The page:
Tour group arrested? Yeah, I know that was a sort of deliberate teaser. Here we go--hope you have your popcorn.
We were trekking and camping in West Africa. About 15 American clients. We had two guides. One from the American tour company, who had spent a lot of time in the African country, knew how things worked and had many connections there. The other was from a local agency that had been contracted with for our camp crew, supplies and what not. Both guides were outstanding and our crew was terrific.
We'd been out in the bush for a while. We stopped in a small town to refuel the bus and take a break. We were wandering around the main drag (such as it was) when a local police offer suddenly emerged from the police station and started yelling. A public-spirited citizen had informed him that one of our group was photographing the police station, which was illegal. (It wasn't until it was all over that we knew what had really happened, but I'll put it in order.) The accused had only taken a picture of a sign near the station, however, the informant thought this was a good opportunity to ingratiate himself with the local cops.
We retreated to our bus with the tour company guide, while the local guide spent the next hour arguing with the police, who were demanding the miscreant's camera. They were speaking one of the the national languages, which the company guide did not know. The supposed photographer was really worried about losing not only the camera, but an entire roll of exposed film. The two guides decided on a ploy. One person on the tour had just loaded a camera with a new roll of film and had taken no pictures. The miscreant emerged with that camera and dramatically ripped out the roll of film. "You want my film? Here it is." The police officer was furious that he would not be able to develop the film and prove our crimes. We were informed that we were now officially detained by the police. Moreover, we were to take the cop and his informant to the big city, an hour away, to meet the district police commandant. Well, that city was out destination anyway, so off we went, tourists, camp crew, guides, cop and informant. We made one stop on the way, in the middle of nowhere, when some of us couldn't take it any more. Ladies to this side of the bus and men to that side. Fortunately, it was after dark.
When we got to Big City, we set off in search of the commandant. We had been taking our cues from the guides and had been very quiet through the whole thing. At the second stop, while the cop was in some office making inquiries, the company guide told us "OK, I've been quiet because I need to be able to work in this country. But now it's time or you to get angry." He gave us some suggestions for what to say, but we also got creative.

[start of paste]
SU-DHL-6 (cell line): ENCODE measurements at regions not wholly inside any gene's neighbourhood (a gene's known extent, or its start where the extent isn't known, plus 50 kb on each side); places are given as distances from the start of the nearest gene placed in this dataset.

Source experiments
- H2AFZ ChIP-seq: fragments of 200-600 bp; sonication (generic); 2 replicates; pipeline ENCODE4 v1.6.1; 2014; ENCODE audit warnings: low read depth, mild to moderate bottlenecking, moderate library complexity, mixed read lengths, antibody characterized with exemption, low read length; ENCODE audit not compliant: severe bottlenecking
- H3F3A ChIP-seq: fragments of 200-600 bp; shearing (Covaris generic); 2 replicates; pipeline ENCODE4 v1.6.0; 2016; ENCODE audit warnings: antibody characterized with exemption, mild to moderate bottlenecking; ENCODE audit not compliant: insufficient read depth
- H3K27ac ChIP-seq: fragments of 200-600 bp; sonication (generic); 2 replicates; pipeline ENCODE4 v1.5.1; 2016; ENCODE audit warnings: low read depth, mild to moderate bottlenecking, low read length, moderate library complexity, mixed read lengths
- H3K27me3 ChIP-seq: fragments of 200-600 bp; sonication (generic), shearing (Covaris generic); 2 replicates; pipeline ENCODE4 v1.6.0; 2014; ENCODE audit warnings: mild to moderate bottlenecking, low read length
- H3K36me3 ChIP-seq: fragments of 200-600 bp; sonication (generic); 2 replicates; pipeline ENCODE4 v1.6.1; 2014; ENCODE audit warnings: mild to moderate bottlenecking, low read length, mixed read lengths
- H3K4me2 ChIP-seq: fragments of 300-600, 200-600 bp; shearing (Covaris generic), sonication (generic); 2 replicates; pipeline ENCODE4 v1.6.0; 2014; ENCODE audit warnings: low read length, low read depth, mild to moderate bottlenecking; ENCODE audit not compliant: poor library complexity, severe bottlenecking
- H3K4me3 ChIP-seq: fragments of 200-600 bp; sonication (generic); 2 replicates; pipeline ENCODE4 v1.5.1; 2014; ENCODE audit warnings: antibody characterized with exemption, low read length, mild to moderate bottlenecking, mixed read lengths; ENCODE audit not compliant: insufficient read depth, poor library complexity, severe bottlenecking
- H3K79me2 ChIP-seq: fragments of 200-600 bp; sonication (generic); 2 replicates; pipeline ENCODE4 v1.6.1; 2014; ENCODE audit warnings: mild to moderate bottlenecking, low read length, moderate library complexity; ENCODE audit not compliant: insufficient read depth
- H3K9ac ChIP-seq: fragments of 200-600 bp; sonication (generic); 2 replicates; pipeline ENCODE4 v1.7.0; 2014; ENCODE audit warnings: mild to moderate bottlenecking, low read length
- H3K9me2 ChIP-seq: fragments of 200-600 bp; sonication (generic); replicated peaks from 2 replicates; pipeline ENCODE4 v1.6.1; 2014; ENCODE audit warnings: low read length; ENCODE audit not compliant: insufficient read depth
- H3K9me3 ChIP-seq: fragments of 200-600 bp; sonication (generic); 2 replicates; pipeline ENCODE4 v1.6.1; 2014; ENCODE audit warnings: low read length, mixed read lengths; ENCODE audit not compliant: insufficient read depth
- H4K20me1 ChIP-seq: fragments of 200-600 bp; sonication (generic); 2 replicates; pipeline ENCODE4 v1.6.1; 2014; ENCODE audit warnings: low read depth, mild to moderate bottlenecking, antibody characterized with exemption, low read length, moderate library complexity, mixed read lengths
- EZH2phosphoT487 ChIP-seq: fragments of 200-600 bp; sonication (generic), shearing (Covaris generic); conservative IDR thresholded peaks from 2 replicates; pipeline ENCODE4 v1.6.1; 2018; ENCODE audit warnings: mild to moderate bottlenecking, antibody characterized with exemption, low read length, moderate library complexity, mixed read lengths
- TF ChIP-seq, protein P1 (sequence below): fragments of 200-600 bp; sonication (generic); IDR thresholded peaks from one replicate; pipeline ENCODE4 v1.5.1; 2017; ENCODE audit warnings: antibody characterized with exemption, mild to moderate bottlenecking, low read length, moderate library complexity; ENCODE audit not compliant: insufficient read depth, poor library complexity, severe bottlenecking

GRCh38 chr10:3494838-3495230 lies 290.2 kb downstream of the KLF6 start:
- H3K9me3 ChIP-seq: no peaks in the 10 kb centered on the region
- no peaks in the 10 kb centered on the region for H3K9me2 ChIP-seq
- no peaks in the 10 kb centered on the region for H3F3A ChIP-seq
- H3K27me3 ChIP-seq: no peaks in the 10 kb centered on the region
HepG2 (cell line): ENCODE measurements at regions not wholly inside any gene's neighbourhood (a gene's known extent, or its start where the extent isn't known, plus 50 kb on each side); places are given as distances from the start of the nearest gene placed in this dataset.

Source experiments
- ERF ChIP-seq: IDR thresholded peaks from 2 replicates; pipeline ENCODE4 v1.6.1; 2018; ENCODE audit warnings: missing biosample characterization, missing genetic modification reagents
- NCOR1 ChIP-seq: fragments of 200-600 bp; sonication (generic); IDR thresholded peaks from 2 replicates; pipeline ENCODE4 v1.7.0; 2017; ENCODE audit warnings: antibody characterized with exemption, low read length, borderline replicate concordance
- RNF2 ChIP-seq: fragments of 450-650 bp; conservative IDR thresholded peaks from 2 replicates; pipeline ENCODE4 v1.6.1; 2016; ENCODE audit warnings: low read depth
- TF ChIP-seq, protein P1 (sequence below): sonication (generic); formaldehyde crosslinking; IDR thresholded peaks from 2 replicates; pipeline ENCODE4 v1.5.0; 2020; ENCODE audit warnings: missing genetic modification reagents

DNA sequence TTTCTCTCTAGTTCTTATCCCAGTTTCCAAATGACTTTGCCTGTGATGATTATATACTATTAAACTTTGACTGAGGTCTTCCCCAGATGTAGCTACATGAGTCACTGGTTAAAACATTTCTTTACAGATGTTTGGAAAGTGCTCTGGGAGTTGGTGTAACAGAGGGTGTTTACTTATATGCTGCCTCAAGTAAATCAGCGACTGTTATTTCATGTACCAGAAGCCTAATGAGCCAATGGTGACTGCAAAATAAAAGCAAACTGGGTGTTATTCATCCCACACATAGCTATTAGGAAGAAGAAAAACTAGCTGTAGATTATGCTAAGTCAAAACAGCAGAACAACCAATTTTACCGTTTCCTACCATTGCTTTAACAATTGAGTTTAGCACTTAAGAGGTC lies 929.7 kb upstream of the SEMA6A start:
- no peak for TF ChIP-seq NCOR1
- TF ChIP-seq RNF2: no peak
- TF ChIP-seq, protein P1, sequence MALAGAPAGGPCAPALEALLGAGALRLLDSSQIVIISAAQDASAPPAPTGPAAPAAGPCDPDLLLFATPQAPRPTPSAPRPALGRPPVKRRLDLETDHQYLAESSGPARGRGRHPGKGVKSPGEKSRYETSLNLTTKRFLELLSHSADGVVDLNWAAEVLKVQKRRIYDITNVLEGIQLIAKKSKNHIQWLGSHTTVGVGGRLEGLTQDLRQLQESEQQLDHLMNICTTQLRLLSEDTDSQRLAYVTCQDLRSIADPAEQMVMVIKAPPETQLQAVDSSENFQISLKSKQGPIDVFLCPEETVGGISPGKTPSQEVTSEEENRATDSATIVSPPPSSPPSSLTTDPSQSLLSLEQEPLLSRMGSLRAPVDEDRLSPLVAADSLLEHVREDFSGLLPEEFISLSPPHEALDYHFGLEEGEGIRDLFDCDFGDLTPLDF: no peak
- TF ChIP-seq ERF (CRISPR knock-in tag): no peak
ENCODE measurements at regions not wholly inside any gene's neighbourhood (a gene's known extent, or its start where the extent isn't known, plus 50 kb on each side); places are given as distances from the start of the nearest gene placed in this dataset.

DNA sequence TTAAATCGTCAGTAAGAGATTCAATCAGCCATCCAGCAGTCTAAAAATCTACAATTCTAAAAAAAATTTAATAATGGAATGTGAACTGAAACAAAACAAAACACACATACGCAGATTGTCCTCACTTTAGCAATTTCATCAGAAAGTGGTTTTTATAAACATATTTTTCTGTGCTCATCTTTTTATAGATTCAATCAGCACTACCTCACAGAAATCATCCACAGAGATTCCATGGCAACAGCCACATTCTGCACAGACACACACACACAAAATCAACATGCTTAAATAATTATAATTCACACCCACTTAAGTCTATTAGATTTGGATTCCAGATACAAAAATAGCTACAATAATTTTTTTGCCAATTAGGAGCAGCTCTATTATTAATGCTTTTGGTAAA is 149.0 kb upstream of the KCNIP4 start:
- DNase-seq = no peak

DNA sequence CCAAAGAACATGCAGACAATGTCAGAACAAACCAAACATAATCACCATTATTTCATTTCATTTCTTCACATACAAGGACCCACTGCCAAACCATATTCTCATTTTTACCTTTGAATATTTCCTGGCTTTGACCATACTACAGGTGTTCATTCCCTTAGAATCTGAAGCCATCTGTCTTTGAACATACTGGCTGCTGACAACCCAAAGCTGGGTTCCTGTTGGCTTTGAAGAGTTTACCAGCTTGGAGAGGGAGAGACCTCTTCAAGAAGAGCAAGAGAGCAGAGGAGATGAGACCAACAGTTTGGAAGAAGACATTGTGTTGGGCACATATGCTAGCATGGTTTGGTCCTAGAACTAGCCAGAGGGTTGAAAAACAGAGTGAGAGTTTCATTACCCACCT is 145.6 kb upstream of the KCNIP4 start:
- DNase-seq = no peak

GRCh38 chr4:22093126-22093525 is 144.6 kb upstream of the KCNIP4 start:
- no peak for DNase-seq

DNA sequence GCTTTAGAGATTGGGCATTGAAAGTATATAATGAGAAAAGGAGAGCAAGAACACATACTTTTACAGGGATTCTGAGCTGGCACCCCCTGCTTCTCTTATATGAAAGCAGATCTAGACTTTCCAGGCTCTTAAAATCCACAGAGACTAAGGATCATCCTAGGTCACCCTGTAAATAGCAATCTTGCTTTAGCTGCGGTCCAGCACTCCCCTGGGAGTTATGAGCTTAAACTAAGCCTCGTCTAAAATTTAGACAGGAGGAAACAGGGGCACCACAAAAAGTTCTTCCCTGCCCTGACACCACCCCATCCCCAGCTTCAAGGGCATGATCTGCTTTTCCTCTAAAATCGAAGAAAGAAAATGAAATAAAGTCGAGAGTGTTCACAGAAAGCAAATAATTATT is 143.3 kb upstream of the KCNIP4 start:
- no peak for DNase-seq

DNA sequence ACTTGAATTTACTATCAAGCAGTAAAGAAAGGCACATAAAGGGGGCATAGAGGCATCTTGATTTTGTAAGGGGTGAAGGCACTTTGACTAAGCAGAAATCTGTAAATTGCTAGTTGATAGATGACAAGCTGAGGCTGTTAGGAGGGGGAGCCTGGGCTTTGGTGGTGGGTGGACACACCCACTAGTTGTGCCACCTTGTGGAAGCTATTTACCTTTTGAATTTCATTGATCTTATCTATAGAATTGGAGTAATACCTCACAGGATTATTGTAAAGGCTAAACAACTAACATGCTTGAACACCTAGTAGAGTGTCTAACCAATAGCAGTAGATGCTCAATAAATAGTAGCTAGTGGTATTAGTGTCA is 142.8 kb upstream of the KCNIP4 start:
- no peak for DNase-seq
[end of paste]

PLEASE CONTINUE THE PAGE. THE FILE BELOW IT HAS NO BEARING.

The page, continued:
When the cop got back on the bus, we erupted. We demanded immediate access to the American ambassador, claiming that the law required it. We insisted that everything being said be translated into English, even "bus driver, turn left here." One inventive guy pointed at another tourist and said "This lady is sick, She needs a doctor now." The tourist caught on, clutched her stomach and began moaning. We were noisy and obnoxious in general.
The district commandant, it seems, had gone home for the night. We wound up at his house. There was a whole lot of discussion in a local dialect that neither of our guides knew, but that the bus driver understood. Finally, we agreed to sign a piece of paper saying that we would not sell photographs of local police to America newspapers and were sent on our way.
The bus driver filled us in. Once the informant had made his spurious claim, the local cop saw an opportunity. He decided that this would be a great way to impress the commandant with his diligence, that he would not let rich tourists get away with violating photography laws. He made an impression on the commandant, all right, interrupting the man's dinner with a bus load of irate tourists loudly demanding to see the American ambassador. The commandant asked the local police guy & his informant to stay behind for a "chat" after we left. Had we been truly in he wrong, we would have been told to buy them a bus ticket back to their village. As it was, the two guys would probably be spending the rest of the night by the side of the road trying to hitchhike home.
The local police officer's career was probably not helped by the fact that the local guide worked for a tour company that was owned by an extremely well-connected and influential person who was fully capable of having his own "chat" with the national police chief.
The evil photographer go to keep the camera and all the pictures and, at the end of the trip, the tip envelopes for the guides were overflowing.